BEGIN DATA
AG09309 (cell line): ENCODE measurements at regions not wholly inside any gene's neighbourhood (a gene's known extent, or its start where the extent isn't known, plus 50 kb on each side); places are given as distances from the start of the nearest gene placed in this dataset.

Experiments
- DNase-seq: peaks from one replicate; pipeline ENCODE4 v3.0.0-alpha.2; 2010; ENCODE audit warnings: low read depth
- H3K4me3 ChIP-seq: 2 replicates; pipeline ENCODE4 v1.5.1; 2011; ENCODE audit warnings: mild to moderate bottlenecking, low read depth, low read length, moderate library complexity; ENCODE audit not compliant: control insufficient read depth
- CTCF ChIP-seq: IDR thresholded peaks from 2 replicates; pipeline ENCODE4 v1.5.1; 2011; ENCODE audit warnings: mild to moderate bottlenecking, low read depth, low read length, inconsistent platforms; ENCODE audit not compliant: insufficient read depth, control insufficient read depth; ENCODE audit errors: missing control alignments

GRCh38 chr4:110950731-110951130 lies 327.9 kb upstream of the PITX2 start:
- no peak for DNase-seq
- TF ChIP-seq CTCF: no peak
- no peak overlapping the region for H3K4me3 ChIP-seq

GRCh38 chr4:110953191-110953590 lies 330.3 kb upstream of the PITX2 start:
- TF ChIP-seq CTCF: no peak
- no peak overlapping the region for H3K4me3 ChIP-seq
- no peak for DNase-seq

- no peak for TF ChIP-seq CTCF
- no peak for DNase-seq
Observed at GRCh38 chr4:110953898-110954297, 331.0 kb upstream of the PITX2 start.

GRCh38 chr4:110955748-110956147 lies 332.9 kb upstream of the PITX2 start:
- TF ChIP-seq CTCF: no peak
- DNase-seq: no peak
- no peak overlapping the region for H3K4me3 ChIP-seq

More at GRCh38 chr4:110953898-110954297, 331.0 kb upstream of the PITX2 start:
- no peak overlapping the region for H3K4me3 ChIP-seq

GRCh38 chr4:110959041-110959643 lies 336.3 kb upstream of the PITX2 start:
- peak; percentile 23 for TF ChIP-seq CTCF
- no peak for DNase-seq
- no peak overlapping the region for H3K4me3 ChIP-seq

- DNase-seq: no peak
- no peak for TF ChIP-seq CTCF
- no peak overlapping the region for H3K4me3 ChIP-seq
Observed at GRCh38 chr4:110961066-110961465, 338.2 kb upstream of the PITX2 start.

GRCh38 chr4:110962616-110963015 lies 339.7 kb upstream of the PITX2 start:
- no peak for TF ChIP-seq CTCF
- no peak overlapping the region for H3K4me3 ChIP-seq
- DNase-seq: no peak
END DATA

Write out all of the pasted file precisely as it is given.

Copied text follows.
AG09309 (cell line): ENCODE measurements at regions not wholly inside any gene's neighbourhood (a gene's known extent, or its start where the extent isn't known, plus 50 kb on each side); places are given as distances from the start of the nearest gene placed in this dataset.

Experiments
- DNase-seq: peaks from one replicate; pipeline ENCODE4 v3.0.0-alpha.2; 2010; ENCODE audit warnings: low read depth
- H3K4me3 ChIP-seq: 2 replicates; pipeline ENCODE4 v1.5.1; 2011; ENCODE audit warnings: mild to moderate bottlenecking, low read depth, low read length, moderate library complexity; ENCODE audit not compliant: control insufficient read depth
- CTCF ChIP-seq: IDR thresholded peaks from 2 replicates; pipeline ENCODE4 v1.5.1; 2011; ENCODE audit warnings: mild to moderate bottlenecking, low read depth, low read length, inconsistent platforms; ENCODE audit not compliant: insufficient read depth, control insufficient read depth; ENCODE audit errors: missing control alignments

GRCh38 chr4:110950731-110951130 lies 327.9 kb upstream of the PITX2 start:
- no peak for DNase-seq
- TF ChIP-seq CTCF: no peak
- no peak overlapping the region for H3K4me3 ChIP-seq

GRCh38 chr4:110953191-110953590 lies 330.3 kb upstream of the PITX2 start:
- TF ChIP-seq CTCF: no peak
- no peak overlapping the region for H3K4me3 ChIP-seq
- no peak for DNase-seq

- no peak for TF ChIP-seq CTCF
- no peak for DNase-seq
Observed at GRCh38 chr4:110953898-110954297, 331.0 kb upstream of the PITX2 start.

GRCh38 chr4:110955748-110956147 lies 332.9 kb upstream of the PITX2 start:
- TF ChIP-seq CTCF: no peak
- DNase-seq: no peak
- no peak overlapping the region for H3K4me3 ChIP-seq

More at GRCh38 chr4:110953898-110954297, 331.0 kb upstream of the PITX2 start:
- no peak overlapping the region for H3K4me3 ChIP-seq

GRCh38 chr4:110959041-110959643 lies 336.3 kb upstream of the PITX2 start:
- peak; percentile 23 for TF ChIP-seq CTCF
- no peak for DNase-seq
- no peak overlapping the region for H3K4me3 ChIP-seq

- DNase-seq: no peak
- no peak for TF ChIP-seq CTCF
- no peak overlapping the region for H3K4me3 ChIP-seq
Observed at GRCh38 chr4:110961066-110961465, 338.2 kb upstream of the PITX2 start.

GRCh38 chr4:110962616-110963015 lies 339.7 kb upstream of the PITX2 start:
- no peak for TF ChIP-seq CTCF
- no peak overlapping the region for H3K4me3 ChIP-seq
- DNase-seq: no peak